Variety – Let’s Save It #MWWC20

26 Oct

 

wine-stain1-3There’s a self-abusive yet strangely entertaining monthly event in wine writing circles called the Monthly Wine Writing Challenge. This is #MWWC20, I believe. This month the theme is “Variety” as chosen by last month’s winner, Frank of Frankly Wines. I have been absent from the Challenge the past few months. Somehow, regardless of my shiftless lifestyle, I couldn’t make the time to pen an entry. Yes, that’s pathetic and not being a good community member. But, I’ve gotten up off the couch this month and am rejoining the gang.

When I hear the word ‘Variety’, I think of a variety pack of Kellogg’s cereal.

variety pakWhen I was a kid, we would trek to my grandparents’ cottage as a very, very special trip and vacation. One of the big treats for us was a Variety Pak from Kellogg’s. It had cereals in it that we weren’t allowed to eat any other time of the year – Sugar Pops, Fruit Loops, Frosted Flakes, I think there were other sugary treats too. You could eat them right in the box with milk. Very different than the everyday. These days, we might pick up a Pak for kids that visit the cottage but I’m afraid that they’ve buggered them up. Changing Sugar Pops to Corn Pops, putting in non-sugared cereals too – why ruin things? Why take breakfast cereals seriously?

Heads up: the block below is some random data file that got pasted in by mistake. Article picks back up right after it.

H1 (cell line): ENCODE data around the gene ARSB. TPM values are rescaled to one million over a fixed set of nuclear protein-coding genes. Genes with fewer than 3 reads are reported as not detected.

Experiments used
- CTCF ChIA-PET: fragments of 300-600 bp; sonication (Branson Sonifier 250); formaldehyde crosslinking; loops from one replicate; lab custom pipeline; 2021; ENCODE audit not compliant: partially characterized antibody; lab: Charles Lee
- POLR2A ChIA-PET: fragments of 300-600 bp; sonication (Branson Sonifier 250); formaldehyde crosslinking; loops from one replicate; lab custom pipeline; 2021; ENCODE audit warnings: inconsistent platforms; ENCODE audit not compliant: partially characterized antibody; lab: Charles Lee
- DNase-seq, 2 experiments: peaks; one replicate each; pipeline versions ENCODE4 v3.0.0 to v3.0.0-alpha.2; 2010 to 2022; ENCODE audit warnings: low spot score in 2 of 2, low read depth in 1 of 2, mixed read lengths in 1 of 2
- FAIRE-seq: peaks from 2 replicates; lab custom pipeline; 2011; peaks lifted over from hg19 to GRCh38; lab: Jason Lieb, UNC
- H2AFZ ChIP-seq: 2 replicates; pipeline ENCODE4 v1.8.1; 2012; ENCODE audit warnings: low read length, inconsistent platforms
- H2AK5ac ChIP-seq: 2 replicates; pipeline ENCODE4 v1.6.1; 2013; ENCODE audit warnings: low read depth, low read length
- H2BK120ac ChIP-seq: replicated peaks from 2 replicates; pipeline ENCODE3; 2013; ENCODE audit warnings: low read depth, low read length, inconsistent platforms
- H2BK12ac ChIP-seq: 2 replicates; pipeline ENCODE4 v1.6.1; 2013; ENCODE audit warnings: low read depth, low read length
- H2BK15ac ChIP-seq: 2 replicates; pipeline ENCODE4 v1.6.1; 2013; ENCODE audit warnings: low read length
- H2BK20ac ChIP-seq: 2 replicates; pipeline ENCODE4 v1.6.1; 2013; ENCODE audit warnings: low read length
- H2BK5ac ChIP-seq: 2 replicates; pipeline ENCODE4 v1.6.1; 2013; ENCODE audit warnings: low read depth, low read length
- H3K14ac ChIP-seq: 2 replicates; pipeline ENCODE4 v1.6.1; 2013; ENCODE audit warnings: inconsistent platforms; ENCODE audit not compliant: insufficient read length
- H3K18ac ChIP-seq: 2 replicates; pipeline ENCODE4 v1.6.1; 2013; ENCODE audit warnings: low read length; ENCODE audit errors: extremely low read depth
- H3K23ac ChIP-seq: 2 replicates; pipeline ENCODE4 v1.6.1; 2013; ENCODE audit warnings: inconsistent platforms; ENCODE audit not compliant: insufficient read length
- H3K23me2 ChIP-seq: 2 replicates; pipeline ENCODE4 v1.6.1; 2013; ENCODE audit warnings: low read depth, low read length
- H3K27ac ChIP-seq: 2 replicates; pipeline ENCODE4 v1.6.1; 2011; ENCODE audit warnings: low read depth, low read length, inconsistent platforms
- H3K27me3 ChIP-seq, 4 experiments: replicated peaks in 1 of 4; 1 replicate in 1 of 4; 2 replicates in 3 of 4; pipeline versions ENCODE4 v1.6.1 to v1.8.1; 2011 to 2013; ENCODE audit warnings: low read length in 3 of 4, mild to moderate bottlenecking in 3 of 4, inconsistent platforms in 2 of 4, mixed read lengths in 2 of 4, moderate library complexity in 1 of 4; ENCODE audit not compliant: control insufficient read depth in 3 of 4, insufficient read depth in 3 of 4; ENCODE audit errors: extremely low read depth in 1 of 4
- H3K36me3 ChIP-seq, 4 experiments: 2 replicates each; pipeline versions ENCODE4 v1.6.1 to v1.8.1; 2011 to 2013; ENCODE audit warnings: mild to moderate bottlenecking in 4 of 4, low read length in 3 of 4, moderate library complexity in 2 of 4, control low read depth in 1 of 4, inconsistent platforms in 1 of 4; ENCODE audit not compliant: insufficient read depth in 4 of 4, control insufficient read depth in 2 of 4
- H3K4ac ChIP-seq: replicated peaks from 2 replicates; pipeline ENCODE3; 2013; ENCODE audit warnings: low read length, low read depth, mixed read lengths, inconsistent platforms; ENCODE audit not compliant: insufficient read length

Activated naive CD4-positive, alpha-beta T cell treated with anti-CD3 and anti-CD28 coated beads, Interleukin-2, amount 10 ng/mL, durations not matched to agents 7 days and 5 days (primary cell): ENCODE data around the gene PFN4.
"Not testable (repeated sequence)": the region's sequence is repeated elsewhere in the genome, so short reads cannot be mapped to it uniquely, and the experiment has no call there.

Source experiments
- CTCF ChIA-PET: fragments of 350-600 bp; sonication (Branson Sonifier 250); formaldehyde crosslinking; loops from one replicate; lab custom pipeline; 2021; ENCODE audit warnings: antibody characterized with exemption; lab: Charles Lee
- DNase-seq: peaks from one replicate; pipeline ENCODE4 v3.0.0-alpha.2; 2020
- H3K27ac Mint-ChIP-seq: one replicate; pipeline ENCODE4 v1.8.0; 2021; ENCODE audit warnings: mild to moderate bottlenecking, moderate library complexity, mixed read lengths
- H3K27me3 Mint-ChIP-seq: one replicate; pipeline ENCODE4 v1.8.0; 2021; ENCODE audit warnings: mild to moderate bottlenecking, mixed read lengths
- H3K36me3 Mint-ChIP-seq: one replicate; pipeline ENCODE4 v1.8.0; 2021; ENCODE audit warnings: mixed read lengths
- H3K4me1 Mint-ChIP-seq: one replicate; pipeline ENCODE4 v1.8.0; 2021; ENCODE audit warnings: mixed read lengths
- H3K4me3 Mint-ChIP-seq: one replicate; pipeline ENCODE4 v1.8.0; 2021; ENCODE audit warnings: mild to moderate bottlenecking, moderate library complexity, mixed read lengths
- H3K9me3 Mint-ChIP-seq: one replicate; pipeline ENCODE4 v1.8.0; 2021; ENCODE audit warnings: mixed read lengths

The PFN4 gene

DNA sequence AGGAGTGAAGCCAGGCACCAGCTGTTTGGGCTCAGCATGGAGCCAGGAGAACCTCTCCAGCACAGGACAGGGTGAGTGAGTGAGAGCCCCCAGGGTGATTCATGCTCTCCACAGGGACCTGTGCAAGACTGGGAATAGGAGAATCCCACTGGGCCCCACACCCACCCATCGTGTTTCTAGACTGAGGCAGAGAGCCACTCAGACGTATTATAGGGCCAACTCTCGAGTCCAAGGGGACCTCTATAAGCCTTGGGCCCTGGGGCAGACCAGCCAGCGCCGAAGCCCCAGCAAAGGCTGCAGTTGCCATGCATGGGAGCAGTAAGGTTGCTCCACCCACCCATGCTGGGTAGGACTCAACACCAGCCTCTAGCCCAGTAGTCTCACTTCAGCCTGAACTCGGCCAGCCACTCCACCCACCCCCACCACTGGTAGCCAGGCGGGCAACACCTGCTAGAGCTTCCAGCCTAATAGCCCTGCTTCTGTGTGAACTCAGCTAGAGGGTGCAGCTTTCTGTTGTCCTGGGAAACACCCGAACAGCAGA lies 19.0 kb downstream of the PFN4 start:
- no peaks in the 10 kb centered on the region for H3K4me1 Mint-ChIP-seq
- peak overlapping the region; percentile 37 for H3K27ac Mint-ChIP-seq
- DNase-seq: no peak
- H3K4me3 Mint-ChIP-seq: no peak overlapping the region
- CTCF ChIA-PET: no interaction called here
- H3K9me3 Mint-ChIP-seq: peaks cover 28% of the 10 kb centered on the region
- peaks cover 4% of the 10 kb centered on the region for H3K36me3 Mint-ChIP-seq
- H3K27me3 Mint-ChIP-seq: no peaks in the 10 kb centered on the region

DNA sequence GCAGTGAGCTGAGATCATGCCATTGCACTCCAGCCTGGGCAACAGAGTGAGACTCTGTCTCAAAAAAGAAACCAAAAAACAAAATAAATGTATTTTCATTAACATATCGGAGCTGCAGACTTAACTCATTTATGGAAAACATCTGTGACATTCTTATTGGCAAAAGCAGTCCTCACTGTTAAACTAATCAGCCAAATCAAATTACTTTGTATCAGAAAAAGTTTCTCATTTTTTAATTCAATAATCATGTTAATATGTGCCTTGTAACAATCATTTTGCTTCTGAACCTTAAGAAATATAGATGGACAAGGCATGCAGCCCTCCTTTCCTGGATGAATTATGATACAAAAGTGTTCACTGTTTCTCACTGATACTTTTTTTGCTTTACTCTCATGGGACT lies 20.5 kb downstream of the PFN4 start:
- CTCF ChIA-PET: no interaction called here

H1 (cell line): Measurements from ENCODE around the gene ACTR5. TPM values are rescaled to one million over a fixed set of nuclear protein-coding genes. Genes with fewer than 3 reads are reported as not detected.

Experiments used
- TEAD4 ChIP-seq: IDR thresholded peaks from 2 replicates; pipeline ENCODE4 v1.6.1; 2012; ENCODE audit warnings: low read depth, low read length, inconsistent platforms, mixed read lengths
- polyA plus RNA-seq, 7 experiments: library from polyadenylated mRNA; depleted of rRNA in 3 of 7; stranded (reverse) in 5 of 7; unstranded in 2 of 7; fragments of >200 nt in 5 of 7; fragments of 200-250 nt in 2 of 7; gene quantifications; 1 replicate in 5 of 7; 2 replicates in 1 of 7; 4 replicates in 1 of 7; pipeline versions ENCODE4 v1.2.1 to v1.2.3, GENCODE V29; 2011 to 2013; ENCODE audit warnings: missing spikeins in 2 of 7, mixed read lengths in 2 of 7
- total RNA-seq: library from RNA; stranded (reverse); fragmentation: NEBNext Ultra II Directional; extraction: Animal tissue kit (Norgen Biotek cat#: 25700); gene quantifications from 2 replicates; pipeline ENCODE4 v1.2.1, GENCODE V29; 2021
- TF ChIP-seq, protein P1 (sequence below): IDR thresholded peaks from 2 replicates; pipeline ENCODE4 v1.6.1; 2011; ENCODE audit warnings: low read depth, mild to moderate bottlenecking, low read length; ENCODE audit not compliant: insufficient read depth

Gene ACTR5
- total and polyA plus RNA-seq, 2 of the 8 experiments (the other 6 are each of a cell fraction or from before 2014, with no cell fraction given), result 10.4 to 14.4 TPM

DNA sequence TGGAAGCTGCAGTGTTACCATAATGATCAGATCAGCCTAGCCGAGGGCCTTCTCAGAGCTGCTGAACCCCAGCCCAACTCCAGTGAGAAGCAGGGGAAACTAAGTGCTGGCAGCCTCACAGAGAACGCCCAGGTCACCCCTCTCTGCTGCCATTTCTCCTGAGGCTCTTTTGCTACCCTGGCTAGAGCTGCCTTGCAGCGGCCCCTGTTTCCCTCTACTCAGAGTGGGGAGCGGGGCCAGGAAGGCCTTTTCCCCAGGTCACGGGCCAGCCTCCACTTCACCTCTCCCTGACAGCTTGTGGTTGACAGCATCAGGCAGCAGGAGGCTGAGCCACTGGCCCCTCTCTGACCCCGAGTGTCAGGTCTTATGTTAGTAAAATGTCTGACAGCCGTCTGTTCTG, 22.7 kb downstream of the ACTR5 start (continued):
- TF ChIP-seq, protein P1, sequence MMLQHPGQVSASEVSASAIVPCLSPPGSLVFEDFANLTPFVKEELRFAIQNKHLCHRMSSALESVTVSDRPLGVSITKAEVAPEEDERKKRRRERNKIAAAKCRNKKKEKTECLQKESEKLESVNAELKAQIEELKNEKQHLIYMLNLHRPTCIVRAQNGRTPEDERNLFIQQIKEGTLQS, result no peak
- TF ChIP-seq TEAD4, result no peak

But this is a wine blog and I digress. Variety in wine drinking is a virtue and I heartily support it. We should all drink many different types of wine from different sources. It helps us better understand the grape, the essence of wine, and the beauty of this beverage. There, I think that I’ve finished my submission for the Monthly Wine Writing Challenge – Variety in Wine is Good.. Yup, drink different wines all the time. As Jimmy Flanagan would say, “That’s the ticket.”

Here’s the thing: I’m in a bit of a rut. For the past six months, I’ve been fixated on Spanish wine. It started innocently enough with preparing for a trip this past September to Espana. I mean what better excuse to quaff to excess Riojas, Riberos, Rias Baixas, and Priorats? It’s not as if I haven’t had many of the other wines and appreciated them all before. Why not plunge into a region and a few different varieties of grapes and sort of specialize? I read bloggers who have titles for their blogs which scream ‘specialization’ not variety. Why should I care? Why should I throw off the shackles of Spanish dominance and drink every kind of wine from every region? Well let me tell you.

Think about it – wine may be the only food product that has avoided global brands. Let’s think (asking my readers to think twice in a paragraph is a good way to give them a headache) about that for a minute. No Budweiser, Guinness, Marlborough, or Coca Cola of wine. Oh, you can buy Bordeaux almost everywhere but it comes from Bordeaux. It isn’t made with exacting Bordeaux standards in Battle Creek, Michigan. Sorry, stuck on the Kellogg’s thing. That’s right. You can’t make Bordeaux in Michigan at a factory no matter if you grow grapes right beside the factory – well, particularly if you grow grapes right next to the factory.